Nineteen of the European Union’s member states also belong to NATO, so when they created the European Defence Agency (EDA) they exposed themselves to charges of bigamy. But for many of them it was to mean a double life that far from reinforcing their commitments to defence after the military disengagements of the post-Cold War era, the EDA was to offer yet another excuse for relaxing.
The birth of the EDA had been widely seen as akin to opening Pandora’s Box, exciting fears of overlap, confusion and still greater rivalry between the EDA and the NATO secretariat. In fact, although it’s wrong to suggest there is no duplication between the work being done by the EDA and by NATO, it is limited in scope and confined only to certain well defined areas, and is both necessary and justified, given the differences in membership of the two organizations and the distinction, and their different yet compatible missions.
When the EDA came into being in July 2004, it was tasked along the lines of the European Security Strategy the EU had adopted the year before. Its mandate was to support both the member states and the Council in their efforts to improve the EU’s defence capabilities, especially in the field of crisis management. Its overall purpose is also to sustain the European Security and Defence Policy (ESDP) as it now stands, and to help it develop further in the future. In practice, that means helping the EU develop credible, coherent and effective military forces, with the new Battlegroups a key element of the EU’s rapid response capabilities. These autonomous forces should, of course, be able to respond quickly and decisively in a whole spectrum of crisis management missions, including humanitarian and rescue operations, peacekeeping tasks and possibly disarmament operations, while also providing support for third countries in combating terrorism and undertaking security sector reforms.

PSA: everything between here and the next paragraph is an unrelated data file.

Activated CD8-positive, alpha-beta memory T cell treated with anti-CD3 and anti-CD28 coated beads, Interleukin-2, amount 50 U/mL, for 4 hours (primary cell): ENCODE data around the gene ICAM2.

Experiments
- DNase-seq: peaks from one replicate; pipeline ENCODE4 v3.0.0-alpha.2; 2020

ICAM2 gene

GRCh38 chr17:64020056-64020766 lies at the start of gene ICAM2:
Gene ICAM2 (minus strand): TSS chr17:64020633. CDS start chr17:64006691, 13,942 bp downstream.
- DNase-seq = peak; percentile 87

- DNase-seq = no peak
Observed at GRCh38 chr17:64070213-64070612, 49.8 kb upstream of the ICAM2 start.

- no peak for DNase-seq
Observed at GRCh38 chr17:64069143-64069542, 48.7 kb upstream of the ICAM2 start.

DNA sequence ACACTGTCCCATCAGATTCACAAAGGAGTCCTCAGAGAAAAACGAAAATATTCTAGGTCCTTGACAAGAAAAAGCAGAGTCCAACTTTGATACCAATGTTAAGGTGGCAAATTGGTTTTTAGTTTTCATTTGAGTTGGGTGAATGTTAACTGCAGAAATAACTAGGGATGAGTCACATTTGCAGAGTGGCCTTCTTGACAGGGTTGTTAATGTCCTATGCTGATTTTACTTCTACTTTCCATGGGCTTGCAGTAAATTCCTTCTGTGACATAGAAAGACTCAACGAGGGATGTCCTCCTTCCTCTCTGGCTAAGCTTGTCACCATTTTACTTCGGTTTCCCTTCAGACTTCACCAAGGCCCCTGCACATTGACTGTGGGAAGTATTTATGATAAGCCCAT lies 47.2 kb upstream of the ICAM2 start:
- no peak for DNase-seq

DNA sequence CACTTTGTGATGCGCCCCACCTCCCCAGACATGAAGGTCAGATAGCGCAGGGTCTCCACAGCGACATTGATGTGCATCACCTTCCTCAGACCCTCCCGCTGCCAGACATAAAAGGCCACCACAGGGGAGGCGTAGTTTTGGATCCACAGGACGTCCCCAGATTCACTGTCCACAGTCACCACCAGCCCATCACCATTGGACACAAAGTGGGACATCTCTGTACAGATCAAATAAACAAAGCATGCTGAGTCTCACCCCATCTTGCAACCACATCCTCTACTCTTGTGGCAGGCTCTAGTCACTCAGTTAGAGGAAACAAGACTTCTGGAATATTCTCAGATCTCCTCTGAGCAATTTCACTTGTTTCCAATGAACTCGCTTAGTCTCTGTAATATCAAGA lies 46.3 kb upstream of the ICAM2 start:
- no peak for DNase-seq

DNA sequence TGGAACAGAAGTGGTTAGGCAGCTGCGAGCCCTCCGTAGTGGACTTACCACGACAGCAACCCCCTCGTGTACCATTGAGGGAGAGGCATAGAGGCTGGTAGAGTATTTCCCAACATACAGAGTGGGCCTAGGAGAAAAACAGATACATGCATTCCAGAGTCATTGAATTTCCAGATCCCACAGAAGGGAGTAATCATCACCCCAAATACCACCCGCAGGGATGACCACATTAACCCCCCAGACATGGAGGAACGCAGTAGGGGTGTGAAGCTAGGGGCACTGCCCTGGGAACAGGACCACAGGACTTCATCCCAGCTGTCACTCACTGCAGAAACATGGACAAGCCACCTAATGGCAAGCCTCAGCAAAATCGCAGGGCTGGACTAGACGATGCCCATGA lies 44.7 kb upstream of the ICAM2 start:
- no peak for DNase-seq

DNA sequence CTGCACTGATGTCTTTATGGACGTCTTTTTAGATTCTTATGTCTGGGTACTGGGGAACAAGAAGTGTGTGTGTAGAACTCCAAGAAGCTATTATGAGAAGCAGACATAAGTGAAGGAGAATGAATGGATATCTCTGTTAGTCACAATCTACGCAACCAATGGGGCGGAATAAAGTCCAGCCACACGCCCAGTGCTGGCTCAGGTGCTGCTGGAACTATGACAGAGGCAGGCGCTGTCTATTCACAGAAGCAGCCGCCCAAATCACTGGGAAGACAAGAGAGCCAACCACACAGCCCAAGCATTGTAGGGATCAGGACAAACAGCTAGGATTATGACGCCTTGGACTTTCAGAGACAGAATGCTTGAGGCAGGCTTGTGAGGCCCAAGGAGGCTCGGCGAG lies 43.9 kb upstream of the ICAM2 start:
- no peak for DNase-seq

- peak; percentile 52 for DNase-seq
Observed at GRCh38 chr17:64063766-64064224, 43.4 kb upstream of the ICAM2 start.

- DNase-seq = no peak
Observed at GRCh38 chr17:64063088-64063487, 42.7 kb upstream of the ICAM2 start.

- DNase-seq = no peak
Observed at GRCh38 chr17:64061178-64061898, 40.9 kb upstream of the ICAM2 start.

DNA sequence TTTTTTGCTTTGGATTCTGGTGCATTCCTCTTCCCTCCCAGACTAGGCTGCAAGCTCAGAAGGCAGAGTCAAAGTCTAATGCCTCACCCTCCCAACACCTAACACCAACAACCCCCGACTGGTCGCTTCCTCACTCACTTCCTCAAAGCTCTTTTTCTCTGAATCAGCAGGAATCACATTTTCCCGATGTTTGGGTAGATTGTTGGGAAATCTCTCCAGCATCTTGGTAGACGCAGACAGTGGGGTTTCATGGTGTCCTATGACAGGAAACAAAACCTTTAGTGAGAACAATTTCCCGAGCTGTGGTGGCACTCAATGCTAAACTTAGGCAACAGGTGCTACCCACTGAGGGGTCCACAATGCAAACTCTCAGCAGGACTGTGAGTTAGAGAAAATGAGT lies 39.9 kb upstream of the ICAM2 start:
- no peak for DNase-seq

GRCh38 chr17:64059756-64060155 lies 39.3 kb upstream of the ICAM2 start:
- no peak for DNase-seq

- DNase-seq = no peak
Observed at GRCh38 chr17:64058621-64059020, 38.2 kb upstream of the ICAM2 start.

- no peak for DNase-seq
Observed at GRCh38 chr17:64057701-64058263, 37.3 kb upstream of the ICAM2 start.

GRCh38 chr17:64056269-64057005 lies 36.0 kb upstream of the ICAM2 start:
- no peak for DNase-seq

The EDA’s mandate also took it well beyond developing ESDP military capabilities. Its broader tasking assigned it four other highly specific functions: to develop European defence capabilities, promote European defence research and technology, advocate European armaments cooperation, and create a competitive European defence equipment market while also strengthening the European defence technological and industrial base. In line with these responsibilities, the EDA developed four different strategies, each of which seeks to induce structural change in the way EU member states’ armed forces operate, train and are maintained and equipped.
The EDA has at the same time tried to create incentives that would encourage member states to opt for “European solutions” to most of their capabilities shortfalls, thereby making the EU more autonomous and reducing its dependency on non-European resources and technologies. Last but not least, the EDA is seeking in collaboration with the European Commission to develop projects that can be used in both military and civilian crisis management operations, such as unmanned air systems and a software defined radio.
NATO, meanwhile, does not seem to have made much progress in the non-capability related areas that are now the EDA’s focus. In its 60-year history, the alliance has failed to achieve much in the way of harmonization and integration of the defence industries of Europe and the United States. Nor has NATO succeeded in streamlining research and technology spending by becoming the hub of cooperative armaments projects. Improving the alliance’s overall defence capabilities through greater spending on cooperative armaments programmes and on joint projects across the Atlantic has quite simply proved to be out of NATO’s reach. In any case, it was never clearly identified as one of its purposes. When it comes to further developing Europe’s military capabilities, the forces required for the NATO Response Force (NRF) are much the same as those earmarked for the EU’s Battlegroups. They are expected to engage in the same types of operations, other than collective defence which is not part of the ESPD’s remit. Developing the EU Battlegroups therefore in no way compromises the ability of EU member states to undertake operations within NATO’s much broader mandate, and vice versa. ESPD is thus complementary to NATO in cases where the alliance’s either does not seek to become involved or cannot for one reason or another undertake a particular crisis management operation.